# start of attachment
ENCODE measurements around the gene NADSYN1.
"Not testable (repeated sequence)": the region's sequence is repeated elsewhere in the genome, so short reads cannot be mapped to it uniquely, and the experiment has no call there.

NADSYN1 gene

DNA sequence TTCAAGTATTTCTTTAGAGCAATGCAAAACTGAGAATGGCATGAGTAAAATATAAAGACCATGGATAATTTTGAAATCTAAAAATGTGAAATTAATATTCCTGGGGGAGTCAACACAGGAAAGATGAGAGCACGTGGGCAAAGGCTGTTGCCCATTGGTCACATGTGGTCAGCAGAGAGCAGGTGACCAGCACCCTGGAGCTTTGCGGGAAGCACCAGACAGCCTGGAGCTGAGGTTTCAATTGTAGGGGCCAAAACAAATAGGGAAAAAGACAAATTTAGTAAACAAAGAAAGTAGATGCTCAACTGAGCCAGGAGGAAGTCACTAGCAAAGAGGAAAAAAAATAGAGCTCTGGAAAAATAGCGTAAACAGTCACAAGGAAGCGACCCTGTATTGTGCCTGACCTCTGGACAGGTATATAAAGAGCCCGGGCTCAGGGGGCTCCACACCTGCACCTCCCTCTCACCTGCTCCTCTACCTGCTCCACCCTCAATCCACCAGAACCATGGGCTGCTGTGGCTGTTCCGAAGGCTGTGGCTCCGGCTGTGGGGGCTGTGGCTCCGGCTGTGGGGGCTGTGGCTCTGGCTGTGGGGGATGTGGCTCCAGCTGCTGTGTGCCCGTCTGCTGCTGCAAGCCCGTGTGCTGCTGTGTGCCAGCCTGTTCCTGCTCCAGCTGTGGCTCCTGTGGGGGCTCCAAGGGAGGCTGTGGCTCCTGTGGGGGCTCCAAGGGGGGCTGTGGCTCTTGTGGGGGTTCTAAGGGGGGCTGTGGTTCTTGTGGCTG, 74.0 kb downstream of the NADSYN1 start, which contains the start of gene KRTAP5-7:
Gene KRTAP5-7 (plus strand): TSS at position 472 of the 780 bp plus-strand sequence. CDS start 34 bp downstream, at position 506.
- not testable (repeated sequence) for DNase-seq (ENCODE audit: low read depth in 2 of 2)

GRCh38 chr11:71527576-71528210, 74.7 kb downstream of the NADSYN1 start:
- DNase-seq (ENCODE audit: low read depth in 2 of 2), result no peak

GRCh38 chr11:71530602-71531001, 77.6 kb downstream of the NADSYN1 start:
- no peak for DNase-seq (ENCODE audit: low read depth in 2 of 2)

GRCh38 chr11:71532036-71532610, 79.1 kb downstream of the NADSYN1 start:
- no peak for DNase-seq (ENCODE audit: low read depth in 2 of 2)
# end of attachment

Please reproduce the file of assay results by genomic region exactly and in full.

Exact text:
ENCODE measurements around the gene NADSYN1.
"Not testable (repeated sequence)": the region's sequence is repeated elsewhere in the genome, so short reads cannot be mapped to it uniquely, and the experiment has no call there.

NADSYN1 gene

DNA sequence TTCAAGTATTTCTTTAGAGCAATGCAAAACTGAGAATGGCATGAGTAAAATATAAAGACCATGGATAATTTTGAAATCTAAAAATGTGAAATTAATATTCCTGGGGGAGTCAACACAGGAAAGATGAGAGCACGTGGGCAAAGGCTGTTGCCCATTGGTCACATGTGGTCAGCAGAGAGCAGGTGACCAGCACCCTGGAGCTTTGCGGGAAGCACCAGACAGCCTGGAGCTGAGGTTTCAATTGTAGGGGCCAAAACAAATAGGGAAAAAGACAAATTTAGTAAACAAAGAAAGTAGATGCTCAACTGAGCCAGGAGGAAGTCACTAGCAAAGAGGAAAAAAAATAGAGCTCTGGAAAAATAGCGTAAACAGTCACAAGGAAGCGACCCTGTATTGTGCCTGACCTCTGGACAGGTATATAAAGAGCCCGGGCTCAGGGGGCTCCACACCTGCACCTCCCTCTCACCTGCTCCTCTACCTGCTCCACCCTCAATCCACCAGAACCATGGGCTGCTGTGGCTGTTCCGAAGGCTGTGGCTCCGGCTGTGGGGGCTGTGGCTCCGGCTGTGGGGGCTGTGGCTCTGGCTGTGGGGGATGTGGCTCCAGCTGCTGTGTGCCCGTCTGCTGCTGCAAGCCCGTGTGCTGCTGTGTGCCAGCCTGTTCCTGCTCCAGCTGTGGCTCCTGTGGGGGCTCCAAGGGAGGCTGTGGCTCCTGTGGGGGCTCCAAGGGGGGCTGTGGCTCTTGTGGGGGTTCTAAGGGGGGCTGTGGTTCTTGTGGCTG, 74.0 kb downstream of the NADSYN1 start, which contains the start of gene KRTAP5-7:
Gene KRTAP5-7 (plus strand): TSS at position 472 of the 780 bp plus-strand sequence. CDS start 34 bp downstream, at position 506.
- not testable (repeated sequence) for DNase-seq (ENCODE audit: low read depth in 2 of 2)

GRCh38 chr11:71527576-71528210, 74.7 kb downstream of the NADSYN1 start:
- DNase-seq (ENCODE audit: low read depth in 2 of 2), result no peak

GRCh38 chr11:71530602-71531001, 77.6 kb downstream of the NADSYN1 start:
- no peak for DNase-seq (ENCODE audit: low read depth in 2 of 2)

GRCh38 chr11:71532036-71532610, 79.1 kb downstream of the NADSYN1 start:
- no peak for DNase-seq (ENCODE audit: low read depth in 2 of 2)